My first loss of the year is particularly disappointing since it's against a player who is rated a class below me, and it was one of those frustrating losses where I was under pressure the whole game and almost never felt I had a real chance to win. I thought I was over it soon after the game, dismissing the emotional toll with deceitful ideas like "Well, I wouldn't lose if I had cared about it anyway," but later in the week I realized that getting dominated from start to finish against a player rated 300 lower than me had hurt my confidence more than I was initially willing to accept. That's part of the reason I decided to analyze the game deeply and see what exactly had happened. Here are my annotations. (I tried to keep the variations short and simple and tried to focus on what was and wasn't going through my head).
- 7...d5 was an innocent-looking blunder for which I suffered the whole game, eventhough my opponent didn't capitilize on it immediately. Even if it weren't failing tactically, I shouldn't have locked my bishop in and should've gone for a d6 setup instead.
- 10...h6 might not be a huge blunder, but it's a move made with no intention, plan or idea, and almost with the purpose of simply passing the right to move. When I don't know what to do, I must try to figure out what to do, not make some random move. Every decision counts.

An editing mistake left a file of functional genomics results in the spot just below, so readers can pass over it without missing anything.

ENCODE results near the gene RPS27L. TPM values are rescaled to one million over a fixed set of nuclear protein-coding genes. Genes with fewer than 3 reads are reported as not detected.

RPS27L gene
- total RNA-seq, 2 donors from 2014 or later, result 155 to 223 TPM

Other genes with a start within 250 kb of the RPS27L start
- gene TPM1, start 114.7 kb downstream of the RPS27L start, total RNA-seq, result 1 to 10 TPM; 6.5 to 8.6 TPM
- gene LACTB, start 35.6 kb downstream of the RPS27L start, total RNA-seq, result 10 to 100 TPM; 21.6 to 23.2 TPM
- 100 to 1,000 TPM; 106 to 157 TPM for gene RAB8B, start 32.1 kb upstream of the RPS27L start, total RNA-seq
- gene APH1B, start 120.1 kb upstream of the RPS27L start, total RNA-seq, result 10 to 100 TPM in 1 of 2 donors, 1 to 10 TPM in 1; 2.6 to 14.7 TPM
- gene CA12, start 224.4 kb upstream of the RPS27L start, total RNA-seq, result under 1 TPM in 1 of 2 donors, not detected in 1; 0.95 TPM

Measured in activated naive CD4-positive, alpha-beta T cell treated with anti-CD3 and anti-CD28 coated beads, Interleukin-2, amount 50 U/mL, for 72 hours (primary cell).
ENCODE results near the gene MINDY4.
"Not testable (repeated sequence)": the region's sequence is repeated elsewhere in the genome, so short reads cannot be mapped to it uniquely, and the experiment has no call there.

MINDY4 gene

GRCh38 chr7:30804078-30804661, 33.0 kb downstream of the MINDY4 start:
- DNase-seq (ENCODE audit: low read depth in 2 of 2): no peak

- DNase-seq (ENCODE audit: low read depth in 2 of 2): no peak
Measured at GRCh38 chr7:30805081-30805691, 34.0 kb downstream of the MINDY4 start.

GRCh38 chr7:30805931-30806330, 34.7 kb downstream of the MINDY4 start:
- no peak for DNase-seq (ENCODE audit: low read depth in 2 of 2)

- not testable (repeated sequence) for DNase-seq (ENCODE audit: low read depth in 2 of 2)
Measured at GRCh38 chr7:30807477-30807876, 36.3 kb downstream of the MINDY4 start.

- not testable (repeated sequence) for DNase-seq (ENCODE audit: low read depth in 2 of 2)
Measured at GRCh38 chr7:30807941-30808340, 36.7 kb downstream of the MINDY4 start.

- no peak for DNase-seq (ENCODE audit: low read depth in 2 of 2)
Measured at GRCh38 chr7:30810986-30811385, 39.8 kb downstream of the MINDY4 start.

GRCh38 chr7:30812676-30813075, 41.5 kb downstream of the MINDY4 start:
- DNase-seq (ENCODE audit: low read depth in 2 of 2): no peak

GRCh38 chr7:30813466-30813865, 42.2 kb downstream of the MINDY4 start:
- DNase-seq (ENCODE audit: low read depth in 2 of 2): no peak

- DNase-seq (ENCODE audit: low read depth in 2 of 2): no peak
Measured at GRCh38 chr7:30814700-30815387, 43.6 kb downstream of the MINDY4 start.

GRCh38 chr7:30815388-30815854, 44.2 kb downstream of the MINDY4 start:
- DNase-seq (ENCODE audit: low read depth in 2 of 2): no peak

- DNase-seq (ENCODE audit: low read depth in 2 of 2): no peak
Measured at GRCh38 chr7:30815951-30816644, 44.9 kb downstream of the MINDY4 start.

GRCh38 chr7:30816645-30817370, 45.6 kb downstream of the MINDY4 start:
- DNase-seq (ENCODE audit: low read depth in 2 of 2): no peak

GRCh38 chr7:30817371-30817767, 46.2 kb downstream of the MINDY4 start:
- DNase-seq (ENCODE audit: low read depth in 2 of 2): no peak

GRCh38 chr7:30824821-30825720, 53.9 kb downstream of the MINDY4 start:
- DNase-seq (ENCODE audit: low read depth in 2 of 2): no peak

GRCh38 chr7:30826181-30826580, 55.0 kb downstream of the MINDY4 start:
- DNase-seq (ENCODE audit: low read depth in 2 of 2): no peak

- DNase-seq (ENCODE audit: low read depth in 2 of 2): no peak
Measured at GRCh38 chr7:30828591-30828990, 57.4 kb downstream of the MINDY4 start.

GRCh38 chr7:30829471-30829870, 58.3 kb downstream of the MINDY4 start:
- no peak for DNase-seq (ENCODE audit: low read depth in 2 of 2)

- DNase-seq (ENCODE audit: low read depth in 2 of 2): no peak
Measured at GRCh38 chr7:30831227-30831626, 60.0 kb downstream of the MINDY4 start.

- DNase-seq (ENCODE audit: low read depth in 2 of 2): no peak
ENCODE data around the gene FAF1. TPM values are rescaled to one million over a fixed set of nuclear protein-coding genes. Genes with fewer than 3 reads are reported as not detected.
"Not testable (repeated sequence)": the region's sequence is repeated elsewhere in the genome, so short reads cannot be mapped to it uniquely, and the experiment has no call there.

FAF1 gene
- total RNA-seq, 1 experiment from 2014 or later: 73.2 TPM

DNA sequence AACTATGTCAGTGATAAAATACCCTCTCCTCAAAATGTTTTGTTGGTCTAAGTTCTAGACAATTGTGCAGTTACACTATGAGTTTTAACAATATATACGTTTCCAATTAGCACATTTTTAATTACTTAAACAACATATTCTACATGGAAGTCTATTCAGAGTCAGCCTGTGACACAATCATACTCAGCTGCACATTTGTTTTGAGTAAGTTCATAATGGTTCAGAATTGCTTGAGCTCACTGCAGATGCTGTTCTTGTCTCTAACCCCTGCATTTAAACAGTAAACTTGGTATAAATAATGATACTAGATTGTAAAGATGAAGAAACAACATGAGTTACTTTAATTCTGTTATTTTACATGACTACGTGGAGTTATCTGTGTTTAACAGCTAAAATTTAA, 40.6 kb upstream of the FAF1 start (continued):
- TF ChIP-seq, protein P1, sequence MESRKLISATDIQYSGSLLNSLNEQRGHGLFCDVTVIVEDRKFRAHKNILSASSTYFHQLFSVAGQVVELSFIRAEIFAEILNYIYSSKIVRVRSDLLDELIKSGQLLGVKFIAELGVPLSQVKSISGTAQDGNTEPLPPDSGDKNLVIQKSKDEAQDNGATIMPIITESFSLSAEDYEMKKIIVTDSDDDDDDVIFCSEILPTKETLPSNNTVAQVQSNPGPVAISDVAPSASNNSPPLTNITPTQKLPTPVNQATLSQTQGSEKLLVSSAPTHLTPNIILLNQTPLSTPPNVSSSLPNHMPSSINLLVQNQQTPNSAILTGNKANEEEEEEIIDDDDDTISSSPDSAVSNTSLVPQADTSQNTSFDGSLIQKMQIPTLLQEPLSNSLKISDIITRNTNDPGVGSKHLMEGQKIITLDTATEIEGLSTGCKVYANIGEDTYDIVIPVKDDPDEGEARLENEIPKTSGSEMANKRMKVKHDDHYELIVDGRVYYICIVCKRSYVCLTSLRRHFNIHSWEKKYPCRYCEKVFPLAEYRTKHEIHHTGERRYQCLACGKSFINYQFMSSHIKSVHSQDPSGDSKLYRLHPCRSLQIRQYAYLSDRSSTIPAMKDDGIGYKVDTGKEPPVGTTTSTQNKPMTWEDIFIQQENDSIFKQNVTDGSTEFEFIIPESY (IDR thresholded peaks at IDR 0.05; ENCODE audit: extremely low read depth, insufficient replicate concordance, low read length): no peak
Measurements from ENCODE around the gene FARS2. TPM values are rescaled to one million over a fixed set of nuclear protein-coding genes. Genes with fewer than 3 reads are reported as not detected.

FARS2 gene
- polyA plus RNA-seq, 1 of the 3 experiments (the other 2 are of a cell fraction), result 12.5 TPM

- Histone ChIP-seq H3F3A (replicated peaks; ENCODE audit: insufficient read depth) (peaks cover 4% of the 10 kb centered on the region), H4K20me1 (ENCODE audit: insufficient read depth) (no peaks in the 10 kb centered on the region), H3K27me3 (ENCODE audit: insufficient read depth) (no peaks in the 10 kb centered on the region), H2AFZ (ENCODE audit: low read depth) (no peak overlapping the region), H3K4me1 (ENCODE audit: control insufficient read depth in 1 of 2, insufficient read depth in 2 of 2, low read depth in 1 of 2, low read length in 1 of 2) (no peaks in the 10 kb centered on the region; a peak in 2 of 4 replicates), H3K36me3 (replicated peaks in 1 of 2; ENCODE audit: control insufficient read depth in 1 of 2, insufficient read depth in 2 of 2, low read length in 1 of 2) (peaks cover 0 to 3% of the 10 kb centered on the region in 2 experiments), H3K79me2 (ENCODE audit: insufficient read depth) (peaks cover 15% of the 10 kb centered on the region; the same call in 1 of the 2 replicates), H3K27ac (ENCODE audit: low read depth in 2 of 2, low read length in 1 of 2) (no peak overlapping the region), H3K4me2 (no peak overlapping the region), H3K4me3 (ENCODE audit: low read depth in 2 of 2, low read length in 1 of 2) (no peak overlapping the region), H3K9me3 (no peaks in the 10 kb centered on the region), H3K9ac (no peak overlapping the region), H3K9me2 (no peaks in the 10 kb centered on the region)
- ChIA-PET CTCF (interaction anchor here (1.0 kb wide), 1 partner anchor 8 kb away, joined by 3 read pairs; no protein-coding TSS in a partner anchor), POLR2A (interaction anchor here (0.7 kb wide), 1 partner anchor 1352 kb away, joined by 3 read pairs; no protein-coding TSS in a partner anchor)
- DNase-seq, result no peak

- Not playing 16...bxc3 wasn't a critical mistake that cost me the game, nor would playing it have turned the tables, but again, it's one of those moves that demonstrate your spirit to fight, to create problems for your opponent, to "give them a chance to make a mistake." 16...Ne4 instead is just passive defense.
- Completely missing white's threats of Bd6 through moves 31-35 was a very bad sign. It shows how faulty my thinking process was and how detached I was from the game.
- Well, after losing a pawn with 36.Bxb4, not giving up altogether but instead trying to execute a decent plan, even if it's quite vague, might be the only positive thing to bring home from this game.
- A player who doesn't fight and try his or her best is a player who is a whole class lower. Chess is a very difficult game and lower rated opponents don't simply lose the games for you, you have to struggle to win. Making normal looking moves just doesn't cut it, and choices on which pawn to push and subtle differences between moves like Nd3 and Nc3 can decide the game. It's necessary to calculate variations every single move.